Tag:Melvin Bullitt
Posted on: July 4, 2011 9:47 pm
Edited on: July 4, 2011 9:52 pm
 

Colts might have plenty of free agents to sign

ManningPosted by Josh Katzowitz

The biggest worry for the Colts franchise when the lockout ends is the contract of QB Peyton Manning and whether the two sides will agree to a long-term extension. For now, Manning has been franchise-tagged for 2011, though his agent would like to get rid of that designation by dropping it in the next Collective Bargaining Agreement.

But aside from Manning, Indianapolis has plenty of work to get done in order to secure the services of some of its most important free agents, especially if the new CBA allows unrestricted free agency after four years of service.

That means RB Joseph Addai, LB Clint Session, OT Charlie Johnson and S Melvin Bullitt would be eligible to leave.

"As far as me coming back or being gone, I don't know,” Johnson told the Indianapolis Star. “I will just take it as it happens. I'm working out, trying to get better and hoping a deal gets done. But I can't concern myself with 'what ifs' at this point."

Indy's offseason
But Bullitt, taking over Bob Sanders’ old position, definitely wants to return to the Colts.

"I'm probably the strongest I've been in two years," Bullitt said. "I want to play in Indy again. That's what I'm planning on. But the reality is I'm not signed with anyone … I want to finish my career in Indianapolis, but I will have to make a decision quickly."

Returning to Indianapolis seems like a no-brainer for many of these free agents, especially if they can get somewhere close to market value for their services. With Manning running that team, the Colts are always going to be in contention for a Super Bowl.

But if, for some reason, the Colts can’t re-sign Manning, they’ll be in a world of trouble. Not just because they’ll be letting go one of the top quarterbacks of all time, but because without him, it’ll be tougher to convince top-flight free agents to return to a team that would have Curtis Painter at the top of the depth chart.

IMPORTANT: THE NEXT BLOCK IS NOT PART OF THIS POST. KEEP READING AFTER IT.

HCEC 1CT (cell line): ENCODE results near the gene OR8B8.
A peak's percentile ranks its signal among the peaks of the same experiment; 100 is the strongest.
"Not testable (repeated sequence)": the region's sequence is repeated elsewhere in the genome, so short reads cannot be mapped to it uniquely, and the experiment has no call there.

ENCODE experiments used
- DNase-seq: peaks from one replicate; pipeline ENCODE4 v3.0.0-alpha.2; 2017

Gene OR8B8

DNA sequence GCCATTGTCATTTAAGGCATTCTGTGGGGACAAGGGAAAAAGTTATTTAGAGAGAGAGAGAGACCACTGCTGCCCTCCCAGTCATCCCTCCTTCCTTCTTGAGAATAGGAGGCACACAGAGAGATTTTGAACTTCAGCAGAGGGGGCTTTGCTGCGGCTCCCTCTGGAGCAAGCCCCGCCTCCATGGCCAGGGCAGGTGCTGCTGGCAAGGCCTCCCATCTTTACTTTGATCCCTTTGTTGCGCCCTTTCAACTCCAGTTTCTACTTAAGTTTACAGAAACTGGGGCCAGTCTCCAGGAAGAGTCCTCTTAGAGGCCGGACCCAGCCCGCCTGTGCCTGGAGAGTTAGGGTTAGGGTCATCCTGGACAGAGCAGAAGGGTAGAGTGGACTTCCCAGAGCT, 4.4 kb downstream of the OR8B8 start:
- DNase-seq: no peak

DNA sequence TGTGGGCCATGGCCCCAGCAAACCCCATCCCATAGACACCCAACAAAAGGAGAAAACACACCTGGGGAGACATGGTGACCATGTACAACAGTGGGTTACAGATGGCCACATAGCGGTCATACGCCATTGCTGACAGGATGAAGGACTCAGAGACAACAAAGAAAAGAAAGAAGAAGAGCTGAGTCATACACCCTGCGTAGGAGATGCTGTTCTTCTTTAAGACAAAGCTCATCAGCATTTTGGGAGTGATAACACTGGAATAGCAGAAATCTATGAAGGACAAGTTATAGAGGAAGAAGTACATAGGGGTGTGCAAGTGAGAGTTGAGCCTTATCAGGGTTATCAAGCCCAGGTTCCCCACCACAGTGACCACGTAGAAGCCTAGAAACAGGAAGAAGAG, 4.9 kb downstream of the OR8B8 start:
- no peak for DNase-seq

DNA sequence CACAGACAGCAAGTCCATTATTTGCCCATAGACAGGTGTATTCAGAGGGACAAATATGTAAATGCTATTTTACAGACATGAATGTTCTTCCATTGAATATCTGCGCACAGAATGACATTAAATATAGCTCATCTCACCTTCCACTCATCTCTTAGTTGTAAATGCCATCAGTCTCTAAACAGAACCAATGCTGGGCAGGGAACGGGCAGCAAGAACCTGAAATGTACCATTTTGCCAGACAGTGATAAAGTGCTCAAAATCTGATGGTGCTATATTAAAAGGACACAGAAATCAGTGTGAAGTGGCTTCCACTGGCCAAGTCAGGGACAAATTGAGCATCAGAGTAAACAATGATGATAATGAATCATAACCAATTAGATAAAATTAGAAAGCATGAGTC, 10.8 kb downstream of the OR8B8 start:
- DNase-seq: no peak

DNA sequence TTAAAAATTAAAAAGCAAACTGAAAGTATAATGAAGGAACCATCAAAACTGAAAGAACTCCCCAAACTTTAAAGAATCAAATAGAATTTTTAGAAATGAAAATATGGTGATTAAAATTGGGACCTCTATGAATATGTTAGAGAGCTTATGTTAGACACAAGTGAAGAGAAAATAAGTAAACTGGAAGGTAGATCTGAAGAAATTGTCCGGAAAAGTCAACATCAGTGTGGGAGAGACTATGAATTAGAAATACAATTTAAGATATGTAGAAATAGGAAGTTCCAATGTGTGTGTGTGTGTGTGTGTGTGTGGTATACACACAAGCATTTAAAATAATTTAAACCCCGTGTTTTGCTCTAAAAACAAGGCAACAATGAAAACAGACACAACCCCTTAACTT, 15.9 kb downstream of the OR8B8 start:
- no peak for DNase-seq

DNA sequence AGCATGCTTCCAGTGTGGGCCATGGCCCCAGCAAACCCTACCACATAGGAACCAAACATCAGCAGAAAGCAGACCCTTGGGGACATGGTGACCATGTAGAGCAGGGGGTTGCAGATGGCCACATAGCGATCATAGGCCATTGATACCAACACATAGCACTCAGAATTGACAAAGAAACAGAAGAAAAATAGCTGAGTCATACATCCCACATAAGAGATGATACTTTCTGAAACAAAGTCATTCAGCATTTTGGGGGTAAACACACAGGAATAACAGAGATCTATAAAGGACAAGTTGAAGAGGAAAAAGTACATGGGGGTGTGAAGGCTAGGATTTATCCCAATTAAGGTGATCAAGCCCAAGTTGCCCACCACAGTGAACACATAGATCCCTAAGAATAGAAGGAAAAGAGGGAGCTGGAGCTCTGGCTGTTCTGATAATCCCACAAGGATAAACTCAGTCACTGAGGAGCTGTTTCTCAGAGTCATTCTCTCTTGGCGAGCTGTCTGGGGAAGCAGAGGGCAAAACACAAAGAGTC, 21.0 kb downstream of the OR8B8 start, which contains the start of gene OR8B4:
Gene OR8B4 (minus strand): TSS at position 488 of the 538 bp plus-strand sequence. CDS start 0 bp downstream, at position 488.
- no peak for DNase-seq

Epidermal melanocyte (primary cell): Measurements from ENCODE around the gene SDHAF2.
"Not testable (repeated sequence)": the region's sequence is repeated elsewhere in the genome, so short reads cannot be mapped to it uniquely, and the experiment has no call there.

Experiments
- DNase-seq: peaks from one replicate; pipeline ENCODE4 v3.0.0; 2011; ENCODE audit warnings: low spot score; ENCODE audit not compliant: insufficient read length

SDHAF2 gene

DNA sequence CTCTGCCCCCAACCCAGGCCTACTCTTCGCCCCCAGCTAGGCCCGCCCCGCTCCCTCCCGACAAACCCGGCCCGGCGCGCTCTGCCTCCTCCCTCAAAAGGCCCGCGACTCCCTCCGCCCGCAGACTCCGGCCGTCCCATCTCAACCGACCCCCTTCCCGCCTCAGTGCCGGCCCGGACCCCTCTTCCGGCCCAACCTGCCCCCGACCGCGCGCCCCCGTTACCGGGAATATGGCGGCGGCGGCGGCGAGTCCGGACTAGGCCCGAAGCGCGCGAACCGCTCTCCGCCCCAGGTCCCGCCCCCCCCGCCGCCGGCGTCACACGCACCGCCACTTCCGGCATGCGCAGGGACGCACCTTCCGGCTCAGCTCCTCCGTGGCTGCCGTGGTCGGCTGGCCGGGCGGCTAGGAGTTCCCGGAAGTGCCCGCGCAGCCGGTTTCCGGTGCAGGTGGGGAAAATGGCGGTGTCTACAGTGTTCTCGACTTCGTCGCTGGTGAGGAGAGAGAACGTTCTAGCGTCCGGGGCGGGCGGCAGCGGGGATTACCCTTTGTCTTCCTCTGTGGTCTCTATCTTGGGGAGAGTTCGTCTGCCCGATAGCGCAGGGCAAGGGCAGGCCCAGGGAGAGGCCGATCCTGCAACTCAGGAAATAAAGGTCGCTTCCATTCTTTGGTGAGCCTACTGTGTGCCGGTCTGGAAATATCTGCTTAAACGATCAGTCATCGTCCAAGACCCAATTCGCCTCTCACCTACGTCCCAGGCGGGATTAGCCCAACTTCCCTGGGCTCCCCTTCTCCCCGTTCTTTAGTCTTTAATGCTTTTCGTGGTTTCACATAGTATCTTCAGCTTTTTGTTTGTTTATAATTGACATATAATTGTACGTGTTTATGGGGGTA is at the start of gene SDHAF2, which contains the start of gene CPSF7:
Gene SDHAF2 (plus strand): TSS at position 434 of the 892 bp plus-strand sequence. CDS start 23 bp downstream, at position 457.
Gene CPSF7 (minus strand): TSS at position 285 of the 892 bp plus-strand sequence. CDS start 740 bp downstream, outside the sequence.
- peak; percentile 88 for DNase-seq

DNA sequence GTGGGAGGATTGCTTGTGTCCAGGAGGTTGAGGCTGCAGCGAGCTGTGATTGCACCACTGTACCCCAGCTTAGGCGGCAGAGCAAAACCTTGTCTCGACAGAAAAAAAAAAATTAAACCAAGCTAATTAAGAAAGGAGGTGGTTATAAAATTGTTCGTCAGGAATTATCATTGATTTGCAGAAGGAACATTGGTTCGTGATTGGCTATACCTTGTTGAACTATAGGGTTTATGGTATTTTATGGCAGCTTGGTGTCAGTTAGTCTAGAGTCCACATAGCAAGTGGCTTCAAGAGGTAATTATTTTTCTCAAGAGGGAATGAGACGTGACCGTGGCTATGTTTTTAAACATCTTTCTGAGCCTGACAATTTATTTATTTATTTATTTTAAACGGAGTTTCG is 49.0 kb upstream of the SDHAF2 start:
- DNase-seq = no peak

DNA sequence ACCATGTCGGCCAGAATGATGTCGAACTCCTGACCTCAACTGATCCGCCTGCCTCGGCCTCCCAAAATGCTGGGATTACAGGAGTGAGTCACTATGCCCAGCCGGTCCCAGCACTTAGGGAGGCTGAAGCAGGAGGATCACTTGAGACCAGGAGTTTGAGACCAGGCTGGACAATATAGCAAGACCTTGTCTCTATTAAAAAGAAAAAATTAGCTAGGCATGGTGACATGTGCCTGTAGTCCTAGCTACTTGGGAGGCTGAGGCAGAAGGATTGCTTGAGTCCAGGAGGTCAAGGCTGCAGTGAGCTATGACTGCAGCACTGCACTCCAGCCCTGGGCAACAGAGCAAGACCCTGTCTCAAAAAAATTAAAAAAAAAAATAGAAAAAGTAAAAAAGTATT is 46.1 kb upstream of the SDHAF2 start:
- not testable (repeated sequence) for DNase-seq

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Posted on: March 23, 2011 12:19 pm
Edited on: March 23, 2011 12:20 pm
 

Hot Routes 3.23.11: Buddy Ryan has cancer



Posted by Josh Katzowitz

  • Once again, former coaching standout Buddy Ryan has cancer, according to Jets coach Rex Ryan. But Rex is confident in his father. Said Rex: "He's 80 years old, but he's doing great. He's tougher than (s---). He's had other things in his life. He overcame encephalitis. He's overcome cancer twice. He's tough."
  • Sounds like the students at Assumption Catholic Church in St. Louis had a blast with Rams RB Steven Jackson. Even if this was a team-sponsored event (the Rams had to get special permission before Jackson could appear).

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Posted on: November 9, 2010 4:43 pm
Edited on: November 9, 2010 4:44 pm
 

Top Ten With a Twist: Delightfully average

Miami, despite what the sign says, has been delightfully average this season (US Presswire). Posted by Josh Katzowitz

We’re halfway through the season, which means we get plenty of first-half best-of lists from every corner of the Internet. Which, don’t get me wrong, is totally cool. In fact, here are two well-done lists – one from our own Pete Prisco and one from our own Clark Judge .

Or you can go snarky and talk about the worst of the worst through the first nine weeks of the season (Cowboys, Bills, Panthers, etc.) That’s fine too. I certainly don’t mind a worst-of list every now and again. As long as I’m not on it.

But I’ve decided to play to the middle: how about an award for the Most Delightfully Average (fill-in-the-blank)? I think this needs to happen, because, really, most of us in life are pretty average (present company excluded, of course. I’m talking about those other people that aren’t reading this article – which, by the way, is far above delightfully average).

There are a handful of us that are really, really good at what we do, and there are some of them who are absolutely terrible at their jobs. Yet, most of us fit somewhere in the middle. That said, here are the most delightfully average awards from the first half of the season.

10. Average offense – Bengals: They rank 15th in yards per game (345.0) and 17th in points per game (20.9), and despite the terrific addition of WR Terrell Owens (who would have guessed we’d be saying that a few months back?), the offense seems stuck in mud. Much of it rests on QB Carson Palmer’s arm, because he has plenty of weapons around him. He just hasn’t been very good.